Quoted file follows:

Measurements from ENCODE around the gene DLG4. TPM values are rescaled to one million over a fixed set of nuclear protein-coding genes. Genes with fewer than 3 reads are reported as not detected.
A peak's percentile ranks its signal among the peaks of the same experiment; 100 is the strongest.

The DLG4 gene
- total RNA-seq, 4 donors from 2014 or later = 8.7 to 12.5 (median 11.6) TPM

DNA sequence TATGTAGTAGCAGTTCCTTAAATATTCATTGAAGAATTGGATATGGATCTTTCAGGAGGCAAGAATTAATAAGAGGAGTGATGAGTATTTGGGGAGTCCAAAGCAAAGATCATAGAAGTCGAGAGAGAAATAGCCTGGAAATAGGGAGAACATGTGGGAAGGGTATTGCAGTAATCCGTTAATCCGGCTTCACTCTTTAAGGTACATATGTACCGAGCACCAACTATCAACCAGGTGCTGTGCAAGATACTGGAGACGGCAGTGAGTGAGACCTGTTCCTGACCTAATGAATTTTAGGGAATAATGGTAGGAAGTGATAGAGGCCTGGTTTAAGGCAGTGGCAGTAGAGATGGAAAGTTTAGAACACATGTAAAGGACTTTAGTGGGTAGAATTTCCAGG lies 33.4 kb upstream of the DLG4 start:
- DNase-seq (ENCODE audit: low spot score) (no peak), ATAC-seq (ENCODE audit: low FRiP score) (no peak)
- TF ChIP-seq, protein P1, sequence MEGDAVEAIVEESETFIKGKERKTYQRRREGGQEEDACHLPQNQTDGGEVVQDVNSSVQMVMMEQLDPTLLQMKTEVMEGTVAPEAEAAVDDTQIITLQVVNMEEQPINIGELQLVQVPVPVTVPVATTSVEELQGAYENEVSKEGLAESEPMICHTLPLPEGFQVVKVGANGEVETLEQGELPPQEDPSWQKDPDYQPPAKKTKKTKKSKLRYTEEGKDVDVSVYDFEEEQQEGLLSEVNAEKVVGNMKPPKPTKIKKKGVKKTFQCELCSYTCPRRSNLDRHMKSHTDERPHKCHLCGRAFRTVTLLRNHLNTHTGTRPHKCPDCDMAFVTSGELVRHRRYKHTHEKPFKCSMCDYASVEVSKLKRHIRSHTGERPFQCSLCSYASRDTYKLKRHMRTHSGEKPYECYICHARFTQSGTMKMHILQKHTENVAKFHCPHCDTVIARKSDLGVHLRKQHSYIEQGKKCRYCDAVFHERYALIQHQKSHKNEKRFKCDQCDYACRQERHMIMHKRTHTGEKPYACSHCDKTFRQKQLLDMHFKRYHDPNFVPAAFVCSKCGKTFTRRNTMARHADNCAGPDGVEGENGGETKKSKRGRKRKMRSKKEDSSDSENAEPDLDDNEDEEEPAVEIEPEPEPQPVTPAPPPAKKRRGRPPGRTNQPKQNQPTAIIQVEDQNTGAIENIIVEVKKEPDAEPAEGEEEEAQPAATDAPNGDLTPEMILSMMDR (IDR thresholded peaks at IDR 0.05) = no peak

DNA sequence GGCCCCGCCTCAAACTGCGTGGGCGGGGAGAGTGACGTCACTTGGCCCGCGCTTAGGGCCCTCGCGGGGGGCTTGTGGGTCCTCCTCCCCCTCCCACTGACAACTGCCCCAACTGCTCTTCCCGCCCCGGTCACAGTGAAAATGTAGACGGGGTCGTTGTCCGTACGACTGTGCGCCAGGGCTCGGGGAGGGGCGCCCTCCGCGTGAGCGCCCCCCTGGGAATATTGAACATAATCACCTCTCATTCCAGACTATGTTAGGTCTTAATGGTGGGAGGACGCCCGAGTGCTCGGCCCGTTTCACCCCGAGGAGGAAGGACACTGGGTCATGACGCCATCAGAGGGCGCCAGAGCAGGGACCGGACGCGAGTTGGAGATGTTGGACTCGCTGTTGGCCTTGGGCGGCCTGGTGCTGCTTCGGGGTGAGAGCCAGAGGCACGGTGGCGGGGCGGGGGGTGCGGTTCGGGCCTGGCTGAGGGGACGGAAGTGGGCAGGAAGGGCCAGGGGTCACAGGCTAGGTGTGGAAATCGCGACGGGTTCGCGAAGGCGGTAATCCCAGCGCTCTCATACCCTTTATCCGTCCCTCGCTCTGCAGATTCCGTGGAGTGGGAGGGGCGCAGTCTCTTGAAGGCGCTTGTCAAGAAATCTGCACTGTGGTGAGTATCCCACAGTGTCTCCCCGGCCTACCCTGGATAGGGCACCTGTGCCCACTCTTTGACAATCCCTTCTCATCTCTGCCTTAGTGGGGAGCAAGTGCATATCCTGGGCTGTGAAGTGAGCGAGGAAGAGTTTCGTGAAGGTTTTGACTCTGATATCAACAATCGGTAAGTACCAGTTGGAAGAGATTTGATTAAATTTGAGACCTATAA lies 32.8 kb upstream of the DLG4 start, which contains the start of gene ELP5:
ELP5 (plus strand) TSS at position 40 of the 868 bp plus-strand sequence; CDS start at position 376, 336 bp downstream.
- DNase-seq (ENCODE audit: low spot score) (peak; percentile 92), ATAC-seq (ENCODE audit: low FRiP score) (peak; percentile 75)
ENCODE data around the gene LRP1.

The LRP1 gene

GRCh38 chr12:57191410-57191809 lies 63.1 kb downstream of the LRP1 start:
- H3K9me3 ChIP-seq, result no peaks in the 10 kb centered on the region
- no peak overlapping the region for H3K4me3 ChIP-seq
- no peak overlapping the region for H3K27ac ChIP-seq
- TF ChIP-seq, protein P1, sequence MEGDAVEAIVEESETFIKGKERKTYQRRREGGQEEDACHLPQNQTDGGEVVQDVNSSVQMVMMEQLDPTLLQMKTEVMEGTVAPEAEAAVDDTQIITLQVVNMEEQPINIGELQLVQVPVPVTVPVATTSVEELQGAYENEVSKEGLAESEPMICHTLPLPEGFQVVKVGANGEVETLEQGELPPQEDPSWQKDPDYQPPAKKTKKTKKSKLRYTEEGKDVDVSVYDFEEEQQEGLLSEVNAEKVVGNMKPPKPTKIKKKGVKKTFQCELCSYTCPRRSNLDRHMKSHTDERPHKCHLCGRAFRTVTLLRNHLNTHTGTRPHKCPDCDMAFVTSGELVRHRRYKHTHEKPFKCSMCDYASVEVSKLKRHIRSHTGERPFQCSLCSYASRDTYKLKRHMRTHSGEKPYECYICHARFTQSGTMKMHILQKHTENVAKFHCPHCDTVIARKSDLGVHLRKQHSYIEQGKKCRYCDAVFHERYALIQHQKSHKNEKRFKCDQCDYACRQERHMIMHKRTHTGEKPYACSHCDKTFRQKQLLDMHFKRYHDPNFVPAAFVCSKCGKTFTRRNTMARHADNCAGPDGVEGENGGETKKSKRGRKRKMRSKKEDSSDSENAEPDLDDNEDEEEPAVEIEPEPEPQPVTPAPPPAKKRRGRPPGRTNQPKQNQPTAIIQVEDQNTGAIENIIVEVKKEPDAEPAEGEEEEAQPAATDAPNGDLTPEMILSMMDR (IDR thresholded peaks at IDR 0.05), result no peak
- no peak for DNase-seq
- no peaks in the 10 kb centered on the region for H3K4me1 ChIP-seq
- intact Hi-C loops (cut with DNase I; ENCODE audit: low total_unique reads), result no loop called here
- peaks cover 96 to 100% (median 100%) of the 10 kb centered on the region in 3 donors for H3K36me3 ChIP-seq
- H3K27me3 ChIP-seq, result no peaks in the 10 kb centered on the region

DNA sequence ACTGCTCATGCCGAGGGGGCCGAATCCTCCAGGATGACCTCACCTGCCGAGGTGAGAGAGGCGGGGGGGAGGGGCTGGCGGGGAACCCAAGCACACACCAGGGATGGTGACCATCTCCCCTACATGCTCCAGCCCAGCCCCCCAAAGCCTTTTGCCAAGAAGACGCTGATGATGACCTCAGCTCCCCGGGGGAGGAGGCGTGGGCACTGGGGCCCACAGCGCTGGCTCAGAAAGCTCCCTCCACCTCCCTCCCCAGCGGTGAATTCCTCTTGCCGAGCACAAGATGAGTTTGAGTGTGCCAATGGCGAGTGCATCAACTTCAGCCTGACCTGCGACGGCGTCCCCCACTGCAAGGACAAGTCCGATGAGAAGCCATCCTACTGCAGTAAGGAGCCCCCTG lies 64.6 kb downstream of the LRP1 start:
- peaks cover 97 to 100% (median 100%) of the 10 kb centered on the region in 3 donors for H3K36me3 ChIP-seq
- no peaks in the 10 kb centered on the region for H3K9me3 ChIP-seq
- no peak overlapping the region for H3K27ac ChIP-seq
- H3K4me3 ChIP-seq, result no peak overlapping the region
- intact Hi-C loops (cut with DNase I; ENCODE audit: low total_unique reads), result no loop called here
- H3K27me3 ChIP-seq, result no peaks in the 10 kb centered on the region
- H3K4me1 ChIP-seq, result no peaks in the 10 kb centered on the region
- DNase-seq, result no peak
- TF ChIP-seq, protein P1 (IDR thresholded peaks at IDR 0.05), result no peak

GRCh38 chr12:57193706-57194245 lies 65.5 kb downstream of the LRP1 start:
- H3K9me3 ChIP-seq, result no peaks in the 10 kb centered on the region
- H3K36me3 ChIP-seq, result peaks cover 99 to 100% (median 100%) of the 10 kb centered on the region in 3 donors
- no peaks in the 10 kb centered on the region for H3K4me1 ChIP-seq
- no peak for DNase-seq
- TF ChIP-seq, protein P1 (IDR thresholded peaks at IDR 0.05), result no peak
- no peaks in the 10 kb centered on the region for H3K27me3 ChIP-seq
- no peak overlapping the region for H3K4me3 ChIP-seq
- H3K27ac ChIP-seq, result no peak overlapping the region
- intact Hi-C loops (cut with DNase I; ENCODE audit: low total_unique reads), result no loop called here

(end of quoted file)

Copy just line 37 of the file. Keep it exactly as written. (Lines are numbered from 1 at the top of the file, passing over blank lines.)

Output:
- no peak for DNase-seq